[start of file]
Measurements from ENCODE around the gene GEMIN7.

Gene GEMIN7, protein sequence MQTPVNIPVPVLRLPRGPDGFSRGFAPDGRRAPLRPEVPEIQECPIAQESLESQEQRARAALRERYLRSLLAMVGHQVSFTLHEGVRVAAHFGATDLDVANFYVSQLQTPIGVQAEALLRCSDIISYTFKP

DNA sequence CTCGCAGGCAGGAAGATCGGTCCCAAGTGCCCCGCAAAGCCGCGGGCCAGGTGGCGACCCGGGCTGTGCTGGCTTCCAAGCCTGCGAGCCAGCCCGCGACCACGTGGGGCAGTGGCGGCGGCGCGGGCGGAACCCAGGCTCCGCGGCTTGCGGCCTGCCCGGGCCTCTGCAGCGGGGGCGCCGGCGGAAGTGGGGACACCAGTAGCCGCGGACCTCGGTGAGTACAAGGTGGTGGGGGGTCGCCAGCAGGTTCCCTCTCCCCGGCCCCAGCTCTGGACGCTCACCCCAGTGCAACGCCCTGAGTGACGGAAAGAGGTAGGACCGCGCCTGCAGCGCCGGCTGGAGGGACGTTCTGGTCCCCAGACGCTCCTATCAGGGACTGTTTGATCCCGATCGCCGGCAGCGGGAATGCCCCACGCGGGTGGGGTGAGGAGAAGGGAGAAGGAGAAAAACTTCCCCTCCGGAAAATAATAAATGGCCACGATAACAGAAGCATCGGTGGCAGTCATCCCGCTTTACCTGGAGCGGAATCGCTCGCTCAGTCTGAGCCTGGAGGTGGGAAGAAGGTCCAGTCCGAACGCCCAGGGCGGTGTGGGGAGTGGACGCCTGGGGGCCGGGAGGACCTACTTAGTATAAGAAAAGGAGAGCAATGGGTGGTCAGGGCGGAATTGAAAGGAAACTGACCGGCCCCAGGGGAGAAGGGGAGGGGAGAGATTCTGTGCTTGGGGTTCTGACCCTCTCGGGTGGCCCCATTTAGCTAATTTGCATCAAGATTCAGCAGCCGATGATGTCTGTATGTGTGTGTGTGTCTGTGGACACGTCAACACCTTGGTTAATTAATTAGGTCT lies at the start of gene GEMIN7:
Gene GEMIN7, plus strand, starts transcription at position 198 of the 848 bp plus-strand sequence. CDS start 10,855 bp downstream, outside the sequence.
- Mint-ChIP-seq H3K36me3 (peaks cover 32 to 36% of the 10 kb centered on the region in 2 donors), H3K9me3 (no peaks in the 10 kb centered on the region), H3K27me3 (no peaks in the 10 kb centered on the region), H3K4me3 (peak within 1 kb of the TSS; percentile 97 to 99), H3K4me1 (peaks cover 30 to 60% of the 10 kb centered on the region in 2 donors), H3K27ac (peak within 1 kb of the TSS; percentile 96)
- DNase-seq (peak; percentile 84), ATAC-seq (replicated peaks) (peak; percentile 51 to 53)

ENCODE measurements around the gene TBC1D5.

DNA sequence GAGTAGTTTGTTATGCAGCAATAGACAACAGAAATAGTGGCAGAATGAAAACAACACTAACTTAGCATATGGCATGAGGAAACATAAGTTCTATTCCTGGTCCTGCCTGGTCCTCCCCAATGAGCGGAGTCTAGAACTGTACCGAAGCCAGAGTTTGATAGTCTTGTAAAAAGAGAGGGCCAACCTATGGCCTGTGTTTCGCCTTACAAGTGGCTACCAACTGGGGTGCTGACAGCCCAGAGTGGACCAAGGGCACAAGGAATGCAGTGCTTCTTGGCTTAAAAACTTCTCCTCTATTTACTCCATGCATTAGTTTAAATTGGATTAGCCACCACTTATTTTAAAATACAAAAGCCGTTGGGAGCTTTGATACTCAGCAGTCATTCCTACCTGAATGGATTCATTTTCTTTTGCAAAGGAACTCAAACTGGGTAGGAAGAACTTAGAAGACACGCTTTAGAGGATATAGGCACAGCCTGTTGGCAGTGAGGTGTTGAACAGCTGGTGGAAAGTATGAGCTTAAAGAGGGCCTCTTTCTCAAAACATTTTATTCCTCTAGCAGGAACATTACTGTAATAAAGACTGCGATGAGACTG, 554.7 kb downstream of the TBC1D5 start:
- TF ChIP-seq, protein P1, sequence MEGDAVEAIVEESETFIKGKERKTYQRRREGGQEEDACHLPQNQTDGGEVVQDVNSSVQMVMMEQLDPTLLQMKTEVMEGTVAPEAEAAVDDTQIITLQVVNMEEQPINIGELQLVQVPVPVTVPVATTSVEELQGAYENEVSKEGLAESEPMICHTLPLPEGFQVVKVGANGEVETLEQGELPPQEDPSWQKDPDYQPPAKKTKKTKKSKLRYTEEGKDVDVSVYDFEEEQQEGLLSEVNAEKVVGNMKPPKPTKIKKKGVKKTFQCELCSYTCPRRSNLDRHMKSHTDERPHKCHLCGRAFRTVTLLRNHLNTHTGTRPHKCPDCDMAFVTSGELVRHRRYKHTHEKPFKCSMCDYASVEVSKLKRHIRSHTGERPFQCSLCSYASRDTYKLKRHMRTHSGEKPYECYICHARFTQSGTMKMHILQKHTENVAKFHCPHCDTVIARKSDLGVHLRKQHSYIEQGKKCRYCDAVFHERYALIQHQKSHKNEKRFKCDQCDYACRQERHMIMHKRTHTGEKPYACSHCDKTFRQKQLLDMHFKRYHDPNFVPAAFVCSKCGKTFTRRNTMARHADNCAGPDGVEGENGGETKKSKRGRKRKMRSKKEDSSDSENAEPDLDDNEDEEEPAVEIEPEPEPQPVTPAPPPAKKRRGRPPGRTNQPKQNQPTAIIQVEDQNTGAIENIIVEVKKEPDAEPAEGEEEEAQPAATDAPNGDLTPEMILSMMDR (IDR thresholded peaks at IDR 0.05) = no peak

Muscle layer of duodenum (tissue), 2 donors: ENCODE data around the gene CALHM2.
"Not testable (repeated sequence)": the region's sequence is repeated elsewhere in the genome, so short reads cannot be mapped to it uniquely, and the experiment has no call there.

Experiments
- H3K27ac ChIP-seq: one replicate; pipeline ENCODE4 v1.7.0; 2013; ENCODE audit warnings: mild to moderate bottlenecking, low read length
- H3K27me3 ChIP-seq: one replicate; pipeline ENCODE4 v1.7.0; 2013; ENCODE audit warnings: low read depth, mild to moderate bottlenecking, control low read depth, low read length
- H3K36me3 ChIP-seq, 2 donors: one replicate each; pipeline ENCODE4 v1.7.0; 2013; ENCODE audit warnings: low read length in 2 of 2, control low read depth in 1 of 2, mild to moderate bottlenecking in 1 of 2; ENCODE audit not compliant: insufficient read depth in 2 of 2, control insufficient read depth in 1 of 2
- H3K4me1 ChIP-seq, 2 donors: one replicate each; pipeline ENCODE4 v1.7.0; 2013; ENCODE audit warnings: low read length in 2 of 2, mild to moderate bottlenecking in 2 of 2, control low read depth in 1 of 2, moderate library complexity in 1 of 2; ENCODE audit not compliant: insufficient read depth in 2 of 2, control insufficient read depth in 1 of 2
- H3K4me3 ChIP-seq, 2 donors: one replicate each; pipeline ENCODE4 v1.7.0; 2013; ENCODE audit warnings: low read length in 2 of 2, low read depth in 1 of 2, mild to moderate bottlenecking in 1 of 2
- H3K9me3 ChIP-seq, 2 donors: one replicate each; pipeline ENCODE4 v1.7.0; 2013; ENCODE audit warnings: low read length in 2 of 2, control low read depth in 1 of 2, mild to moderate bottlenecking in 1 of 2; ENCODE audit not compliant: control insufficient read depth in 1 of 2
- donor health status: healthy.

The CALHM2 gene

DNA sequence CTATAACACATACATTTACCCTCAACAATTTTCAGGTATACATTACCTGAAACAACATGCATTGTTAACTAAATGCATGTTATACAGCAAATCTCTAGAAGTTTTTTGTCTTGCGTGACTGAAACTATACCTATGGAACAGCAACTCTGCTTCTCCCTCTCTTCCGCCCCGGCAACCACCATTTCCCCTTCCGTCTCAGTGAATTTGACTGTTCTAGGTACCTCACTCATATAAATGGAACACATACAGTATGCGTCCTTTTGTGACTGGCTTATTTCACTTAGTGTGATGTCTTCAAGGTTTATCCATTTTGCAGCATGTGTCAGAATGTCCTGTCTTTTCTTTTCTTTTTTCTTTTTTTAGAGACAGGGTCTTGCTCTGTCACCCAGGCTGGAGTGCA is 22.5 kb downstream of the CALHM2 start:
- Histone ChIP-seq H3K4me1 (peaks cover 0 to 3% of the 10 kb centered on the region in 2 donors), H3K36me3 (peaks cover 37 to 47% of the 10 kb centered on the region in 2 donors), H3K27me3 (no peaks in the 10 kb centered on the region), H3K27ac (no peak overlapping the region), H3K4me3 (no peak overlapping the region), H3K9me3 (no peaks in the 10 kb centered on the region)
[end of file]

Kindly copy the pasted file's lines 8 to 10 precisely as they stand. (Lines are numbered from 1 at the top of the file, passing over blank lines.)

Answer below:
DNA sequence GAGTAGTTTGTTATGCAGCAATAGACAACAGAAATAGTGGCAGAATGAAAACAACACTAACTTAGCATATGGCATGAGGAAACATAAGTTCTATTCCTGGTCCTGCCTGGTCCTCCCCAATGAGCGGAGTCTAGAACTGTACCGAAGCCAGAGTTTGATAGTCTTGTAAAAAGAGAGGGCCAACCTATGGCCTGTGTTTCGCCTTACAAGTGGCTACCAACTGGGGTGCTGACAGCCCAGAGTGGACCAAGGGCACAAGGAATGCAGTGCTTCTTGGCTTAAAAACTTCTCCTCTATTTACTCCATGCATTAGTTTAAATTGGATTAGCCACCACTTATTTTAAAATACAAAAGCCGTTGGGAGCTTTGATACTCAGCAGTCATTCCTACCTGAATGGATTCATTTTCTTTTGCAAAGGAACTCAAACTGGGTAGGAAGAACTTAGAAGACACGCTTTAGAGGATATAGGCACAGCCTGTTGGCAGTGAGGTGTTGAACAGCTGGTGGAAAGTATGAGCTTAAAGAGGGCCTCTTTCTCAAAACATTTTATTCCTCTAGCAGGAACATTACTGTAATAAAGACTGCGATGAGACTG, 554.7 kb downstream of the TBC1D5 start:
- TF ChIP-seq, protein P1, sequence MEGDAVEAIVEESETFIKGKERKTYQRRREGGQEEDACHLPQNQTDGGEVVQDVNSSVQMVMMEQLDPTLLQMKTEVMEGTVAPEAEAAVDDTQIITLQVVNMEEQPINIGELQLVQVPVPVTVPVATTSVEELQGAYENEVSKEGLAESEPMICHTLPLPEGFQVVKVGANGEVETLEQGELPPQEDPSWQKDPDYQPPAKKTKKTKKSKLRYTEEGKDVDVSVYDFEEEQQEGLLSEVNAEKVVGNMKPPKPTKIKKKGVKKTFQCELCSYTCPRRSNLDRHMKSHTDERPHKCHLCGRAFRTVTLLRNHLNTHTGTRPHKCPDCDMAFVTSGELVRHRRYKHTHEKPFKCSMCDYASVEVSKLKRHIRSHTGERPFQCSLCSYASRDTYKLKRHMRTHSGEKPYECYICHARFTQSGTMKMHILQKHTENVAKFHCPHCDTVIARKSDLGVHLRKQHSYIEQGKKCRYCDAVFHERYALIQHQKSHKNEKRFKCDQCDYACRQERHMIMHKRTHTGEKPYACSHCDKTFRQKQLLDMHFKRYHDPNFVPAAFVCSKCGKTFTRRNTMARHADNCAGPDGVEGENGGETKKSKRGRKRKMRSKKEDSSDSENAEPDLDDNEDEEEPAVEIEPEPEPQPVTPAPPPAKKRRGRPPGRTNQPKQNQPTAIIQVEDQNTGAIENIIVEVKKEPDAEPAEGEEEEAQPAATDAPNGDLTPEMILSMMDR (IDR thresholded peaks at IDR 0.05) = no peak

Muscle layer of duodenum (tissue), 2 donors: ENCODE data around the gene CALHM2.